Now I’m back home in Maine, where I’ve always belong from the beginning. It’s been a month since everything has happened, but every day I still wake up and feel like a worthless waste of space. Dad threatened to send me to a psychiatrist if I kept staying in bed…that was the only motivation I had for getting up. I didn’t want to talk to some complete stranger about my problems—I didn’t want to talk to someone who was paid to care about me and my problems. No thank you.
“Phoebe! You better get moving unless you want to be late for school!” Brett yelled from the kitchen downstairs, his voice breaking my train of thought.
“Ugh! Okay, I’m up!” I yelled back, groaning and throwing my covers off of me, rolling onto my left side to glance at my clock. 8:15 A.M. School starts at 9:05.*edited by mod* I grunted, springing out of bed, sprinting to the bathroom with such force that I nearly lost my footing on the carpet on my floor.
I brushed my teeth as if the bristles would scrape away the pain in my life. I stared blankly into the mirror, still seeing nothing but a worthless and ugly girl. My auburn hair was long but mangled like a lion’s mane; my green eyes were sunken, with deep purple bags settling under them. My cheeks had lost all of their natural color, and my hip bones were jutting out in unnatural angles.
Brett knew I wasn’t eating that much, but I couldn’t wear anything that would blow my cover on truly how frail I was becoming. He would surly send me to a shrink if he found out.
I shook my head, spitting out my toothpaste and leaving the bathroom to get dressed. Maine’s weather was much the opposite of how it was back home in Maryland. I could wear shorts to school until the end of September, which was nice; I could show off the tan the summer had blessed me with for a little while until I had to bring out the jeans. But not here; it’s pants season almost year round.
Not really caring what I wore to school, I grabbed the first shirt in sight when I opened my closet door—a rose colored button up. I quickly cuffed the sleeves to elbow’s length, and quickly put it on before slipping into a pair of white skinny jeans with too much ease…I had to do something about this if I wanted to keep my secret from Dad. But I would worry about that later.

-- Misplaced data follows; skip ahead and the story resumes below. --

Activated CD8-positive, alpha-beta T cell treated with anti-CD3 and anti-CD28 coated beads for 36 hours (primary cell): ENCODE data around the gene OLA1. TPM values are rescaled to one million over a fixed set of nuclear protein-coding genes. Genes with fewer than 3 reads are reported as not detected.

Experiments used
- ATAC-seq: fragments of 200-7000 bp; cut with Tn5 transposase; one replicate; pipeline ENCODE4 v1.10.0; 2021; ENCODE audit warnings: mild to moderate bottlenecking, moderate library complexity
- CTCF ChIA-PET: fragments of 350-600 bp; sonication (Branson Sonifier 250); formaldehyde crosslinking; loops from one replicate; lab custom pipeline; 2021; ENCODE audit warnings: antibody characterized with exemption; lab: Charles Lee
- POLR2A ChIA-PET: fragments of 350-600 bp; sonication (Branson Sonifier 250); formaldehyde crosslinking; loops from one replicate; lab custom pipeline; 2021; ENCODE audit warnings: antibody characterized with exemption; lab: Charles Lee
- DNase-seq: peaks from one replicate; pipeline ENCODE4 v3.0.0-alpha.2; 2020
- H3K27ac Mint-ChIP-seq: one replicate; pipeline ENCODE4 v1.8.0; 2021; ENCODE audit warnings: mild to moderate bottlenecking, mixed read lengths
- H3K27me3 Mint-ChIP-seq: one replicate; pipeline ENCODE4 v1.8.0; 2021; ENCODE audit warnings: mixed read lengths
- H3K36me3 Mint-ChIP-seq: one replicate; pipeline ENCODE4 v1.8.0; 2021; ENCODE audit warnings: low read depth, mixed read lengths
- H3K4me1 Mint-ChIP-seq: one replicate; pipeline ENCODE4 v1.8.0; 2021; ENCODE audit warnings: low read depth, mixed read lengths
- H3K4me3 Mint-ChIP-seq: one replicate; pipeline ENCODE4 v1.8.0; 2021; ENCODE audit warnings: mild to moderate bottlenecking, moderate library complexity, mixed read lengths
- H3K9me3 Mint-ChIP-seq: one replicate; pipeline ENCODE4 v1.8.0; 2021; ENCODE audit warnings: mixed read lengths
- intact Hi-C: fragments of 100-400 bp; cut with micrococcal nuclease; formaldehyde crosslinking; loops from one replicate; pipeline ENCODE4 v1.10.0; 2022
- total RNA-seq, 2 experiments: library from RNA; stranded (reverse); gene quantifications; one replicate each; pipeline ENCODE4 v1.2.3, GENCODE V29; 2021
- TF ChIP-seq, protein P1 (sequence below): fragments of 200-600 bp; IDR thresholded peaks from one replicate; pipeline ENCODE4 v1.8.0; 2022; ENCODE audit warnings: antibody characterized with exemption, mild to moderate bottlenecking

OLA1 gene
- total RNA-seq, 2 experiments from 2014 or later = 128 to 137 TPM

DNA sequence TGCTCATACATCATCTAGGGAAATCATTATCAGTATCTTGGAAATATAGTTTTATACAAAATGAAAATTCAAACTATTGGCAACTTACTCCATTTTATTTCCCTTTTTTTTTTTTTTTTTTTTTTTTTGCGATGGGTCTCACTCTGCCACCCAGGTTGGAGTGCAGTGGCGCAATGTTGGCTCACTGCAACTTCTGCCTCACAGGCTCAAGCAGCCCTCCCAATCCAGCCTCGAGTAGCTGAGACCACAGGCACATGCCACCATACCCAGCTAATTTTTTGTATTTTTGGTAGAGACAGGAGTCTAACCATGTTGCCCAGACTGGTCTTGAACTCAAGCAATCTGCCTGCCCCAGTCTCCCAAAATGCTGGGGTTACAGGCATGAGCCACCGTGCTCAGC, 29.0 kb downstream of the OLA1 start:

I opened my closet again and grabbed some black knee-high boots, looping my favorite brown braided belt through my pants before skipping back to the bathroom once again. I really didn’t feel like doing anything with my hair, at all. So I threw it up into a messy bun, complete with a simple black headband to keep my fly-away bangs in place so as to avoid my notorious “alien hair” as it has so-appropriately been nicknamed.
As for makeup, I quickly applied black eyeliner and mascara on my eyes, blush for my cheeks, and a peachy lipstick to my lips. I puffed some perfume on my neck and hair to finish my look, sighed, and went downstairs. This was as good as it was going to get.
“Aah, it lives,” Dad smiled at my from over his newspaper.
“Unfortunately,” I grumbled, opening the cabinet and retrieving a glass.
“Now don’t talk like that honey. You don’t mean that.” He didn’t sound too concerned, though.
“You’d be surprised.” I half-whispered as I poured myself half a glass of milk. I had to make it look legitimate. Dad just rolled his eyes and folded his newspaper down onto the table.
“So, how are we feeling today?”
“Ugh, Dad I’m not in kindergarten. You know I hate the first day of school.” I cringed as I took a sip of my milk.
“Now you wipe that frown off your face right now Jen. You’re too pretty for that.” He smiled, reaching across the table and putting his hand on top of mine. “You’re going to be fine sweetheart.”
“That’s what I keep telling myself, dad. And everyone else who asks—I’m fine. Maybe one day I’ll stop lying.” I shrugged, getting up from the table and slinging my satchel over my left shoulder. “Bye Dad. See you after school.”
“Wait, aren’t you going to eat?” He called behind me as I walked out of the kitchen.
“Nope. See you later.” I replied as I grabbed my black peacoat from the closet by the front door. I only heard him mumbling with disapproval as I left the house.